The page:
"The only flaw in this stuff is R.E.H.'s incurable tendency to devise names too closely resembling actual names of ancient history -- names which, for us, have a very different set of associations. In many cases he does this designedly- on the theory that familiar names descend from the fabulous realms he describes -- but such a design is invalidated by the fact that we clearly know the etymology of many of the historic terms, hence cannot accept the pedigree he suggests. E. Hoffman Price and I have both argued with Two-Gun on this point, but we make no headway whatsoever. The only thing to do is to accept the nomenclature as he gives it, wink at the weak spots, and be damned thankful that we can get such vivid artificial legendry."That's Lovecraft himself, sui generis creator of an entire mythology, talking in a 1935 letter to my old penpal Donald Wollheim about the work of Robert E Howard (specifically, his invented history of "The Hyborian Age").
I have to agree with HPL. Fantasy novels full of names culled from the author's vague memory of bits of history and myth are the main reason I don't read much fantasy. We can allow Howard to get away with it, as HPL did, because, firstly, he was an exceptional writer and, secondly, he did at least understand the derivation of the names he was using. He would put Aesir in a northern clime, have swarthy barbarian mercenaries waiting for their pay outside the walls of Carthage, and so on. It helped to paint a picture. It was a conscious choice by the writer, it wasn't laziness or ignorance.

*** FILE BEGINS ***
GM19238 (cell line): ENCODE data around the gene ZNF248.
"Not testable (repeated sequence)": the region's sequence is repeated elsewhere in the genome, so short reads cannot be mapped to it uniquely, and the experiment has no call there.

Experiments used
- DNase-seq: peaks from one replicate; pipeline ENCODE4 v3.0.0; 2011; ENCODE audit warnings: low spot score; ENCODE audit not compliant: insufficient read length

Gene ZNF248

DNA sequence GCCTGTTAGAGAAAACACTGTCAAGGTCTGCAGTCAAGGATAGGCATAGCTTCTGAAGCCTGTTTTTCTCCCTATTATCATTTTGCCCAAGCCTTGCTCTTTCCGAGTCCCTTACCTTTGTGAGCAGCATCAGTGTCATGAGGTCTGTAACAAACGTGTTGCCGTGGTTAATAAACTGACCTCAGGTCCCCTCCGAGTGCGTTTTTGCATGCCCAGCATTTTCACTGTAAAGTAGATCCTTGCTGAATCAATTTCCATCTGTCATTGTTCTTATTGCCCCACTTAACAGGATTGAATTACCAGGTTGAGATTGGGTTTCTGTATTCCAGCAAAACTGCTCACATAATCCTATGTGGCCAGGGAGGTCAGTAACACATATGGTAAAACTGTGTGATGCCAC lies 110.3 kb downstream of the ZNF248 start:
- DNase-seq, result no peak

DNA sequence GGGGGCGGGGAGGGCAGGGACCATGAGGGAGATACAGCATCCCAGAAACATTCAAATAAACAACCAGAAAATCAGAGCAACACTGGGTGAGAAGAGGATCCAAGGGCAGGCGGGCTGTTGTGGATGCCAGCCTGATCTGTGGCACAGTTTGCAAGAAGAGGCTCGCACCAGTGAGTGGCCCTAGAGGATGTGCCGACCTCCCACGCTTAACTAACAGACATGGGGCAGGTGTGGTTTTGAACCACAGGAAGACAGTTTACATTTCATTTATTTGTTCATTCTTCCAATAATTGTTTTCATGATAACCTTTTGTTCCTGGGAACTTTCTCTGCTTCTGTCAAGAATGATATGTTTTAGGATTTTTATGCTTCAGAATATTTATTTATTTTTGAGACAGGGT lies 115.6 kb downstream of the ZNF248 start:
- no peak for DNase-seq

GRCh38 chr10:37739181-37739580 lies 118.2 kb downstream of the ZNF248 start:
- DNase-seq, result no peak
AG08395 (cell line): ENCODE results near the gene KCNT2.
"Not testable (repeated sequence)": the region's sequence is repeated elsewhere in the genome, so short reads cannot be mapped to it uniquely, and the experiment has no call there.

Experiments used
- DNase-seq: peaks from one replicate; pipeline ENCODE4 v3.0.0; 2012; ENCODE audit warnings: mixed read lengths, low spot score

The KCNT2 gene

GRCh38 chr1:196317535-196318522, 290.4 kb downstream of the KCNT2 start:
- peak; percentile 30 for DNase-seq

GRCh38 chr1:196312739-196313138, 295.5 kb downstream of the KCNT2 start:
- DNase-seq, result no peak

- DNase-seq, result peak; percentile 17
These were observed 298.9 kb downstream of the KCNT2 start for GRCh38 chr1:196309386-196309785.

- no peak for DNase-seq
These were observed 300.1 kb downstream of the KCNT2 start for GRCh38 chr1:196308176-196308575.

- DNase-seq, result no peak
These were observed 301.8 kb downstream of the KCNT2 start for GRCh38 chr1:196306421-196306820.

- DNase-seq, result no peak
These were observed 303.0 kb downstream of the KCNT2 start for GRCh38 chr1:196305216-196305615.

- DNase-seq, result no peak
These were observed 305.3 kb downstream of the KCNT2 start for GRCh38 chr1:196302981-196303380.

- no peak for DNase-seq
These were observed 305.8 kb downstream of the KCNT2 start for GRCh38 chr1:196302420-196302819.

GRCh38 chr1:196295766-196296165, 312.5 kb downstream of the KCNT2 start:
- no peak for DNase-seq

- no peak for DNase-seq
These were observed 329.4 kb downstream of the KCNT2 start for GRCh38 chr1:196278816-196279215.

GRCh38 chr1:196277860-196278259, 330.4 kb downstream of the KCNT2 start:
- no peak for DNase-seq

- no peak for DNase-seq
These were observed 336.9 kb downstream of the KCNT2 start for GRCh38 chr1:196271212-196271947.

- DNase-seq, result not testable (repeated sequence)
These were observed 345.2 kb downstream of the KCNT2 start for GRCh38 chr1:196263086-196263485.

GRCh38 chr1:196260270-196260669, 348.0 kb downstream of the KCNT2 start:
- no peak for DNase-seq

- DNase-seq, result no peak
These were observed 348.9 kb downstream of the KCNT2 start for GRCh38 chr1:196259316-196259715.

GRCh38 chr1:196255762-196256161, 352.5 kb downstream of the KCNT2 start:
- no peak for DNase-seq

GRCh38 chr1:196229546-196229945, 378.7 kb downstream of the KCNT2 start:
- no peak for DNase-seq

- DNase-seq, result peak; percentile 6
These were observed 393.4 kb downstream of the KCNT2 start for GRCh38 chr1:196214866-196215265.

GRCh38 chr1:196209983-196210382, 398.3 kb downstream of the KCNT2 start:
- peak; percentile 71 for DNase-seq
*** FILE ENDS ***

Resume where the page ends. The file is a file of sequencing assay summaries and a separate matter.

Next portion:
But most fantasy writers are not blessed with Bob Howard's vivid imagination or natural storyteller's instincts, and cities called Vishnu in a medieval-ish Western-y setting just come across as witless. Likewise confusing the function and even gender of historical Greek or Roman gods - just make up your own, for Zeus's sake.
Lovecraft was a man who stuck to his guns even more than Two-Gun. Whatever the cost (and it seems to have been huge, in terms of health, finances and happiness) he steered a straight course by the principles of his craft. In his lifetime he enjoyed nothing like Howard's popularity among the readers of Weird Tales, despite the proselytizing efforts of a small and devoted band of followers.
But look, here we are seventy-five years later and the Cthulhu Mythos is one of the great modern IPs. I'm not sure Guillermo del Toro and Mike Mignola would have careers without it. (That's a joke, by the way, but only just.) The reason it has such power is because it is a pure and complete sub-creation, as Tolkien called it. When Lovecraft needed a name for an invented god, he didn't do the easy thing and reach for Bulfinch's.
The lesson, I guess, is that if you want to create great fantasy (and fantasy, when it is done well, can be great indeed) then take the path less travelled. Dig down into your own imagination. Invent places we've never seen outside of dreams and give them names that resonate on a deeper level than just "Kishapur" or "Ragnarberg". You may die a pauper's death, but your existence will have brought to the world something of true and incomparable value: originality.